$164 Fine If 7-Year-Old Not In Booster Seat
Colorado Law Enforced Starting Aug. 1
Starting now, police are giving you another reason to make sure your child is safely buckled in the car. A controversial booster-seat law is now being enforced - and, if you don't comply, you could pay up.
The streets of Colorado are undergoing a change. "It's been proven that children under the age of eight that are in a child seat survive crashes a whole lot more than if they're in a seat-belt that's designed for an adult," Sgt. Dave Stassen with the Grand Junction Police Department said.
If you're caught with a child under eight not in a booster seat, you could face up to a $164 ticket. "If a ticket is written in the state court, it's an $82 fine. If you're inside the city limits of Grand Junction and the ticket that you get is in municipal court, it's $164," Stassen explained.
Sgt. Stassen says Grand Junction took advantage of a provision allowing them to set a higher fee amount. "We're taking this very seriously and it's a primary offense meaning that we can pull you over if we suspect you're breaking the law."
Most parents agree with the law that pushes the required age from six to eight. "If it's about safety and it's based on facts [then] I think it's a good thing," Brandy Boggess said.
"I think it's wise. I really do," Tawna Curry said. "The adults need to be aware of what's going on with their kids in the vehicle to begin with. Kids always come first."
But, some parents don't agree. "I think it's completely unnecessary. I have three kids in an SUV and I can only fit three in my backseat. So, to have all three in car seats, it's kind of a hassle," Kimberly Martin said.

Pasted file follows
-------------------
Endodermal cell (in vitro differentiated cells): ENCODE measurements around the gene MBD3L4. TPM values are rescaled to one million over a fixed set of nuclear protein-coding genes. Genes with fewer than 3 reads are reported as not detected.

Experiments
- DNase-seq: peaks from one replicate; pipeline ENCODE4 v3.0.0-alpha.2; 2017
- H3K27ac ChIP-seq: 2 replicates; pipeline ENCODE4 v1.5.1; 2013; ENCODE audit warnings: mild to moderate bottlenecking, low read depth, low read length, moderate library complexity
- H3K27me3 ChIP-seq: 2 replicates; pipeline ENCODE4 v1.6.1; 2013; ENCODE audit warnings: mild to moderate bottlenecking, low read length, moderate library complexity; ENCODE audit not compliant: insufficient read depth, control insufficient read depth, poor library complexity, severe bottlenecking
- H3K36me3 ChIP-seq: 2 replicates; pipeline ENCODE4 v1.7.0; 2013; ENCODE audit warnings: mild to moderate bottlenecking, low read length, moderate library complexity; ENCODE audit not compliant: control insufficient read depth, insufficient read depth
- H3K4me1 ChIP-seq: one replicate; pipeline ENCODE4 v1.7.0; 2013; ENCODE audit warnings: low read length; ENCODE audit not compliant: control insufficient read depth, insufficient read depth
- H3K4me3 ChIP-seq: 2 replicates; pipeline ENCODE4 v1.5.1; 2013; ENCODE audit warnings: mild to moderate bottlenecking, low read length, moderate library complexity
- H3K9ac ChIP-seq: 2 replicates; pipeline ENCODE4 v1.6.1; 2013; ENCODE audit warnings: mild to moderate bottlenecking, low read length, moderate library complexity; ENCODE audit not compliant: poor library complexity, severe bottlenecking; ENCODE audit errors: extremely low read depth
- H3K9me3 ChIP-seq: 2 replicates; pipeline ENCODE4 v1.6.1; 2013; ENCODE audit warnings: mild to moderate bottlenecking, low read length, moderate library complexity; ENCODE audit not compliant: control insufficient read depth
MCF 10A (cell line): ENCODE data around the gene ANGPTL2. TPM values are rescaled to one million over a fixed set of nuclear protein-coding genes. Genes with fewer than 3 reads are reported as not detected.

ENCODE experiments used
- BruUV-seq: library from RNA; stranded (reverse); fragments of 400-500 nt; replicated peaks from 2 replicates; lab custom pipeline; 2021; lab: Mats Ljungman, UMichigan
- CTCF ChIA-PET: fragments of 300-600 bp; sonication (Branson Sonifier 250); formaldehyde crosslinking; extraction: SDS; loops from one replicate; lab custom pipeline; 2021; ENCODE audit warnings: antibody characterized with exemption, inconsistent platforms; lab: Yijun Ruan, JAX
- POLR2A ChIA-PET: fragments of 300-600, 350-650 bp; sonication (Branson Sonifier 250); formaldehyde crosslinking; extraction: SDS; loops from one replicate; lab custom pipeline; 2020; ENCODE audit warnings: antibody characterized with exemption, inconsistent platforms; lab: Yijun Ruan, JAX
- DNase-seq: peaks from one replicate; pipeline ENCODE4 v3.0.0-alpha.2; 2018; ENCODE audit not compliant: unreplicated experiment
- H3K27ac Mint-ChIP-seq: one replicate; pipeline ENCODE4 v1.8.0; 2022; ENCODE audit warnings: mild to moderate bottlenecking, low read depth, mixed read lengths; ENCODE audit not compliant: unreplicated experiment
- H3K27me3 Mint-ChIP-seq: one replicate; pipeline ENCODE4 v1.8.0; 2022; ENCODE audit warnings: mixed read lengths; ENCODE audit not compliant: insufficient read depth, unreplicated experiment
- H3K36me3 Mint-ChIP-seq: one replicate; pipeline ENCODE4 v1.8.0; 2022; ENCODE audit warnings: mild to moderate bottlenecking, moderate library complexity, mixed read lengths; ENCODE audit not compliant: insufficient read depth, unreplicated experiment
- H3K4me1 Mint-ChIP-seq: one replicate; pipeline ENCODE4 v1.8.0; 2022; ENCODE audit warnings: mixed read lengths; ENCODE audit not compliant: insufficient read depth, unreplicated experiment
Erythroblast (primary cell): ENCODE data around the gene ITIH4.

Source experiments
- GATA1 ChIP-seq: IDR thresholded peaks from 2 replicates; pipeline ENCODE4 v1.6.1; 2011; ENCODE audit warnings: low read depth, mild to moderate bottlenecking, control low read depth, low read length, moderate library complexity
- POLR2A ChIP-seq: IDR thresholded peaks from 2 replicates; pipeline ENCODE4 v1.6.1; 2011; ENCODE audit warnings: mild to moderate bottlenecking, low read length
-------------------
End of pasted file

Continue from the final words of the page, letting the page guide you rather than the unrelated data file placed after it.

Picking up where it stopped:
Law enforcement, though, maintains that this is a good idea based on data. "Personally, I have never, in 20 years, ever had to unbuckle a seriously injured child. So, they work and we need to use them," Sgt. Stassen said.
In fact, in the state of Colorado, car accidents are the leading cause of death among kids 12 and under according to a report. A similar study noted that 45% of kids properly restrained survive."
And, whether they agree with it or not, most parents say that they will abide by the law. "I think it's reasonable," Curry explained. "I'm all for it.
"The safest we can be is a good thing," Boggess said.
"If you break the law, you get in trouble. And, I don't feel like being in court," Martin said.
Many parents we spoke with are much more in favor of a law that has height and weight restrictions rather than age. But, most agree that this will be a good thing in the long run.
For more information about this law, visit this website.
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